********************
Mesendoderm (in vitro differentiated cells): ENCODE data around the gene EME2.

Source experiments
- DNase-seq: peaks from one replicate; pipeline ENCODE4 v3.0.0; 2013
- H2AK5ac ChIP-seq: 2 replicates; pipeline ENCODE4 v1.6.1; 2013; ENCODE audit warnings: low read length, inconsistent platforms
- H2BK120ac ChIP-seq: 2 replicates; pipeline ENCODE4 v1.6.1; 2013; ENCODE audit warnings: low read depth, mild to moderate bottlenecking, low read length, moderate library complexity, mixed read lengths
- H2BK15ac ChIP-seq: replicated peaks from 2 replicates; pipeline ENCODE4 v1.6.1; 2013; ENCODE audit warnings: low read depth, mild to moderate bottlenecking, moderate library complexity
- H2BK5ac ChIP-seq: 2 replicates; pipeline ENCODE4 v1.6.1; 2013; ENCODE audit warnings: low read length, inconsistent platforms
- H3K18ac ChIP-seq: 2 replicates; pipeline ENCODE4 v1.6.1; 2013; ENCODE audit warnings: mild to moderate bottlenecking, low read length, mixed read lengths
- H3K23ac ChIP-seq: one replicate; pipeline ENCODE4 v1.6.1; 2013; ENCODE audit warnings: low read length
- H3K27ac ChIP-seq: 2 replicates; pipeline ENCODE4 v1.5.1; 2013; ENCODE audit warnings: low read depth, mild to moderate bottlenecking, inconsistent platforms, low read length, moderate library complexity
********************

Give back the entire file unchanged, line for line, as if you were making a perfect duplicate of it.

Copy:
Mesendoderm (in vitro differentiated cells): ENCODE data around the gene EME2.

Source experiments
- DNase-seq: peaks from one replicate; pipeline ENCODE4 v3.0.0; 2013
- H2AK5ac ChIP-seq: 2 replicates; pipeline ENCODE4 v1.6.1; 2013; ENCODE audit warnings: low read length, inconsistent platforms
- H2BK120ac ChIP-seq: 2 replicates; pipeline ENCODE4 v1.6.1; 2013; ENCODE audit warnings: low read depth, mild to moderate bottlenecking, low read length, moderate library complexity, mixed read lengths
- H2BK15ac ChIP-seq: replicated peaks from 2 replicates; pipeline ENCODE4 v1.6.1; 2013; ENCODE audit warnings: low read depth, mild to moderate bottlenecking, moderate library complexity
- H2BK5ac ChIP-seq: 2 replicates; pipeline ENCODE4 v1.6.1; 2013; ENCODE audit warnings: low read length, inconsistent platforms
- H3K18ac ChIP-seq: 2 replicates; pipeline ENCODE4 v1.6.1; 2013; ENCODE audit warnings: mild to moderate bottlenecking, low read length, mixed read lengths
- H3K23ac ChIP-seq: one replicate; pipeline ENCODE4 v1.6.1; 2013; ENCODE audit warnings: low read length
- H3K27ac ChIP-seq: 2 replicates; pipeline ENCODE4 v1.5.1; 2013; ENCODE audit warnings: low read depth, mild to moderate bottlenecking, inconsistent platforms, low read length, moderate library complexity